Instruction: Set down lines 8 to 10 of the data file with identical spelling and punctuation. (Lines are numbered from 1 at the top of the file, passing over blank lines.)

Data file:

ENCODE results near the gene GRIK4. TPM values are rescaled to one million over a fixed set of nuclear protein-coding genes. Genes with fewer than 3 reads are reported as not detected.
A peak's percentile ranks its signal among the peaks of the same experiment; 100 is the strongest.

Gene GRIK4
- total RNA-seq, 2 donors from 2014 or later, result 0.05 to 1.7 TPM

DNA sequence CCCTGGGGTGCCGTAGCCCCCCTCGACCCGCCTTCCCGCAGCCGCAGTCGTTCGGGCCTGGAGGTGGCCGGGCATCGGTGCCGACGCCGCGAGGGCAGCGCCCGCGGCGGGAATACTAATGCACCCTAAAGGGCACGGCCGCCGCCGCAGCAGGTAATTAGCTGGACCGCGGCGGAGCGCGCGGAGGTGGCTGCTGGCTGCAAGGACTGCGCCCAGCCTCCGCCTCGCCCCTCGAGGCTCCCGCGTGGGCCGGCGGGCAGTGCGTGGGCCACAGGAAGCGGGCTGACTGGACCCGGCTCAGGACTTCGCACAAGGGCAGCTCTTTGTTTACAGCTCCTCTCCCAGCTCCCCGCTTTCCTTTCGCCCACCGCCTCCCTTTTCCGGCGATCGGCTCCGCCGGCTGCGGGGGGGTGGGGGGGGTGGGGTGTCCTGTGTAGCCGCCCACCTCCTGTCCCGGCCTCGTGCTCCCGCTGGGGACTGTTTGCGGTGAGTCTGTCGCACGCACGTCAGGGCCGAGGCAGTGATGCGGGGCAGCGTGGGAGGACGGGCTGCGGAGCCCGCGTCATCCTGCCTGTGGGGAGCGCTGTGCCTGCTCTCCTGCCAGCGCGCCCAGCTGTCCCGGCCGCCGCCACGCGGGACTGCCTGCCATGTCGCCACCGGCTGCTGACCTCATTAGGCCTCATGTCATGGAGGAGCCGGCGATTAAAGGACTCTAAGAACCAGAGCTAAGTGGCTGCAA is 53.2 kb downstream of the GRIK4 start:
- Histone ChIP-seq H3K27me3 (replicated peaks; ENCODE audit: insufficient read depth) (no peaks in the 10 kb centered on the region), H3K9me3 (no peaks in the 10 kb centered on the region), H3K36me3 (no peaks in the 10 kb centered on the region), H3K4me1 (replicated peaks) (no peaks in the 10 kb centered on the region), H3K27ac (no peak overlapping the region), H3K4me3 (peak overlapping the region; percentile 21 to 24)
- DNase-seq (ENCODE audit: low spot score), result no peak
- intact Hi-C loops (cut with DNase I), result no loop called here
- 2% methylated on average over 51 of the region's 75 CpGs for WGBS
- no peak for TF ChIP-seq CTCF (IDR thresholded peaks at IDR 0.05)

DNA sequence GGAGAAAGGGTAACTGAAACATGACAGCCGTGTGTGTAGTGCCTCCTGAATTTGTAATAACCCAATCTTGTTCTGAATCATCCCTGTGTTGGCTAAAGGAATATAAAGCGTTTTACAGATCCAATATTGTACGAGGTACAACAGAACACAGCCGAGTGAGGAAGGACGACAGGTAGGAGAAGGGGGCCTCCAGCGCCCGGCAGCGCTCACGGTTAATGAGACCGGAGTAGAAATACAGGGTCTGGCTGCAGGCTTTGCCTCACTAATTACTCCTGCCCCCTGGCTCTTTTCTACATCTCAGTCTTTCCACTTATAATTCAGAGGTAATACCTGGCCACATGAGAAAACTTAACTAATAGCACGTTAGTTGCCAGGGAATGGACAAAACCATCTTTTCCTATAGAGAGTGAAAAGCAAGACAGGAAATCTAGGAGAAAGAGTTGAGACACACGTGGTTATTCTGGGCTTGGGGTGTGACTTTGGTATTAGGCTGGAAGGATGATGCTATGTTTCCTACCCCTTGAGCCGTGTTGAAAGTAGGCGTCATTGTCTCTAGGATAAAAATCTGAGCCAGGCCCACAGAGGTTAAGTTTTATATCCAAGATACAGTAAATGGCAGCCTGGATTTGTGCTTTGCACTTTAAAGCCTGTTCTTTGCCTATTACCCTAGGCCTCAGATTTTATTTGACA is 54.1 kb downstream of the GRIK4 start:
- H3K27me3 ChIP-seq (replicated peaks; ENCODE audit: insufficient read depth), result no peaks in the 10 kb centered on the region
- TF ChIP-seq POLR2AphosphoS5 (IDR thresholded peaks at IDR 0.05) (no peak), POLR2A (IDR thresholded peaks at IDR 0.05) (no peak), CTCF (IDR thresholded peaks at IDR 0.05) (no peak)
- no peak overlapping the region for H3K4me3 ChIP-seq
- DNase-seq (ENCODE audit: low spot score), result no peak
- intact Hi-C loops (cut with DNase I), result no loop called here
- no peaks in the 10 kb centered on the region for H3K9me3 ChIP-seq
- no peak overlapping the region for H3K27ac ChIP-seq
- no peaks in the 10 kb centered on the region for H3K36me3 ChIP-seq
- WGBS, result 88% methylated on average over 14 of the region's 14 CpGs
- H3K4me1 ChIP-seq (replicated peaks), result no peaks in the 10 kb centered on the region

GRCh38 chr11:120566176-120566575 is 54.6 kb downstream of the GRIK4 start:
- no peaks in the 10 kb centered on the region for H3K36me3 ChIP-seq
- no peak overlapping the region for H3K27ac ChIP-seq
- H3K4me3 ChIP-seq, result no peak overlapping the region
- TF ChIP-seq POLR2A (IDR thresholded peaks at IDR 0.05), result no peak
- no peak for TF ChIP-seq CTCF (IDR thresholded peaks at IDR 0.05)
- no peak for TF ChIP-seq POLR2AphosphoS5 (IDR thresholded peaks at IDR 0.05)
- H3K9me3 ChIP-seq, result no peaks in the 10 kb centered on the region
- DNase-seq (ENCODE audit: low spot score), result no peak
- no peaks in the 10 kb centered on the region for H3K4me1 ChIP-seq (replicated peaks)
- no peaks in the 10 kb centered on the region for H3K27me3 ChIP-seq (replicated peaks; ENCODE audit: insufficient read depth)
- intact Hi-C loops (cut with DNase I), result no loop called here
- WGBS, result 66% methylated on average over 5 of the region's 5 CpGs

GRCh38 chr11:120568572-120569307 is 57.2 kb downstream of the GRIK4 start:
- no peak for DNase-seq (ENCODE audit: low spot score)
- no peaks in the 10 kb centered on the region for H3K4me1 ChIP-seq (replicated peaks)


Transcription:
- intact Hi-C loops (cut with DNase I), result no loop called here
- 2% methylated on average over 51 of the region's 75 CpGs for WGBS
- no peak for TF ChIP-seq CTCF (IDR thresholded peaks at IDR 0.05)